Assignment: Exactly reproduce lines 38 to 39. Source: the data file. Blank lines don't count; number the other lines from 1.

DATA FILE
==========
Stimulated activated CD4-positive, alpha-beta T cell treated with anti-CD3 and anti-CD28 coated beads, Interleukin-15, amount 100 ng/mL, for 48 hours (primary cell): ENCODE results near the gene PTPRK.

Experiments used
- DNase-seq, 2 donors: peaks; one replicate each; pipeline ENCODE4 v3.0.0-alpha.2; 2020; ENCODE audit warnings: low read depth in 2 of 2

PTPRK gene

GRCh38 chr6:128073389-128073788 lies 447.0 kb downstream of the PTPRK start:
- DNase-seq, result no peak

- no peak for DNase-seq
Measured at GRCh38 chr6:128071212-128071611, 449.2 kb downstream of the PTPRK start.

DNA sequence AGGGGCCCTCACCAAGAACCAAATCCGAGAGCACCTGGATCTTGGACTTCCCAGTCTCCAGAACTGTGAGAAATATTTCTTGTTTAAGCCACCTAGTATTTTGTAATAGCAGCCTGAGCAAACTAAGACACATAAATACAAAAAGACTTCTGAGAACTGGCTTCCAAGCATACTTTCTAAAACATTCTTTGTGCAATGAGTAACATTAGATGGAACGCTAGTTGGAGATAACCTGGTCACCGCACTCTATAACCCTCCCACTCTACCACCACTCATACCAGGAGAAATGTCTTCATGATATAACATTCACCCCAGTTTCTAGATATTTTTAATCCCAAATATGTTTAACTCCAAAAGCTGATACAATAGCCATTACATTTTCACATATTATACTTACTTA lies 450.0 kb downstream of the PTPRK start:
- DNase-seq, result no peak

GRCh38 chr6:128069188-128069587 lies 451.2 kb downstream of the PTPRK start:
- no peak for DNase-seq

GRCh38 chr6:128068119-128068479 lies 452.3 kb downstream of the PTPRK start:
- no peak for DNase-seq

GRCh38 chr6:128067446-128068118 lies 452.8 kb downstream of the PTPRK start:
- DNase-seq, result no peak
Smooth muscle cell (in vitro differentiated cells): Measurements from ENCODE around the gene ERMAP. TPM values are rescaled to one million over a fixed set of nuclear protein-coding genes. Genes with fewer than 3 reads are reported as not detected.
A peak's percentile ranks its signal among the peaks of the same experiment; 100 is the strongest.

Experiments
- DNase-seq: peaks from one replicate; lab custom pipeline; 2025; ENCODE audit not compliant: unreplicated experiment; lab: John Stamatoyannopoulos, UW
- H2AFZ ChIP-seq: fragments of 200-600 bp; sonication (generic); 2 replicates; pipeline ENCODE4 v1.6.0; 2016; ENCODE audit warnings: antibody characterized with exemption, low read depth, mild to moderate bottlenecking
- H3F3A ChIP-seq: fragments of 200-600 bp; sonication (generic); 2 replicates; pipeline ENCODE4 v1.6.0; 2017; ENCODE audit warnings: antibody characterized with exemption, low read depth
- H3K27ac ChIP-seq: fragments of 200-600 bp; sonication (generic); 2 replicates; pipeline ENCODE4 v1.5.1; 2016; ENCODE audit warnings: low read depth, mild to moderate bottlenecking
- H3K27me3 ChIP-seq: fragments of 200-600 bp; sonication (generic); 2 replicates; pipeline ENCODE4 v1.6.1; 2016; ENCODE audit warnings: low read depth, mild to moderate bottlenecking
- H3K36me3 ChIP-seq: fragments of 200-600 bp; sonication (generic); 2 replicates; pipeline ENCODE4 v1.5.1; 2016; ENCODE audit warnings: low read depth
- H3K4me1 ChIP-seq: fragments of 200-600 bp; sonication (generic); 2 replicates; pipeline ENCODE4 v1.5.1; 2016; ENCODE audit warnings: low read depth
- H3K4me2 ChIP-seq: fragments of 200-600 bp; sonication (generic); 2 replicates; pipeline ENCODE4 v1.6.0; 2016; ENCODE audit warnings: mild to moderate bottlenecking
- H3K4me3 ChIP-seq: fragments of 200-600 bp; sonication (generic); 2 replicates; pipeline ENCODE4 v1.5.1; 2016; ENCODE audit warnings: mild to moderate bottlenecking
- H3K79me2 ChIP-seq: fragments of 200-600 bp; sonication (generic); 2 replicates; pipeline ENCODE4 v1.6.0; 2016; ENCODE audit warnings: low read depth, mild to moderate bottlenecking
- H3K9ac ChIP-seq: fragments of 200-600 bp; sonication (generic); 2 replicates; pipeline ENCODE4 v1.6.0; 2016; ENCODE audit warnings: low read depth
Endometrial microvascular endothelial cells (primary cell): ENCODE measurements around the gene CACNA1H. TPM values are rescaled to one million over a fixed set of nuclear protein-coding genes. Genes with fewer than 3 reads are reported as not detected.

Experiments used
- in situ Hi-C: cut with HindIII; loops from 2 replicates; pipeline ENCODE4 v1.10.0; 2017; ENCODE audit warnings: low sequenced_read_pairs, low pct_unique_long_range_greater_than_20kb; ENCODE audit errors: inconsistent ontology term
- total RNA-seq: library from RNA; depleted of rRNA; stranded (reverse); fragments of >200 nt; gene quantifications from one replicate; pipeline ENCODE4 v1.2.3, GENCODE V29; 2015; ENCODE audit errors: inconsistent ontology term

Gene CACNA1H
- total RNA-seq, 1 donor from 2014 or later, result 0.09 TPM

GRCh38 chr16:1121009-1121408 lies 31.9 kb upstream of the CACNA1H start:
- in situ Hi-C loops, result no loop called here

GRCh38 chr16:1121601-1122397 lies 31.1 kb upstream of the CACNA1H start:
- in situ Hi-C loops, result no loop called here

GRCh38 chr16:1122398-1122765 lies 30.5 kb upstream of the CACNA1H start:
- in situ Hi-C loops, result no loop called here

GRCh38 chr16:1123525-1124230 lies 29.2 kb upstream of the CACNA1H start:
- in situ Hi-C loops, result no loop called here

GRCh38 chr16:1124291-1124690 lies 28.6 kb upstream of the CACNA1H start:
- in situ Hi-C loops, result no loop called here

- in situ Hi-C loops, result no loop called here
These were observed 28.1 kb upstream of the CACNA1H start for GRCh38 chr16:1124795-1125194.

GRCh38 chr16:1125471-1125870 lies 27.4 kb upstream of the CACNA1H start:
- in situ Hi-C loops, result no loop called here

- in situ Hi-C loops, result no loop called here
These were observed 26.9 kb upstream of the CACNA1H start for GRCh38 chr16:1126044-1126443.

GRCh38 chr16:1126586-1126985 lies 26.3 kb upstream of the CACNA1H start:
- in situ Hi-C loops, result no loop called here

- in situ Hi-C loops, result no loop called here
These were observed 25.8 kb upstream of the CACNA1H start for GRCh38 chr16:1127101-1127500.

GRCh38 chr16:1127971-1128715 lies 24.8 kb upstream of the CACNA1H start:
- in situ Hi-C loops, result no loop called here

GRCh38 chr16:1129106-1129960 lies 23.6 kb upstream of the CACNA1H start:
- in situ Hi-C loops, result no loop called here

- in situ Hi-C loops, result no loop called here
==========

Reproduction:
- in situ Hi-C loops, result no loop called here

GRCh38 chr16:1121601-1122397 lies 31.1 kb upstream of the CACNA1H start: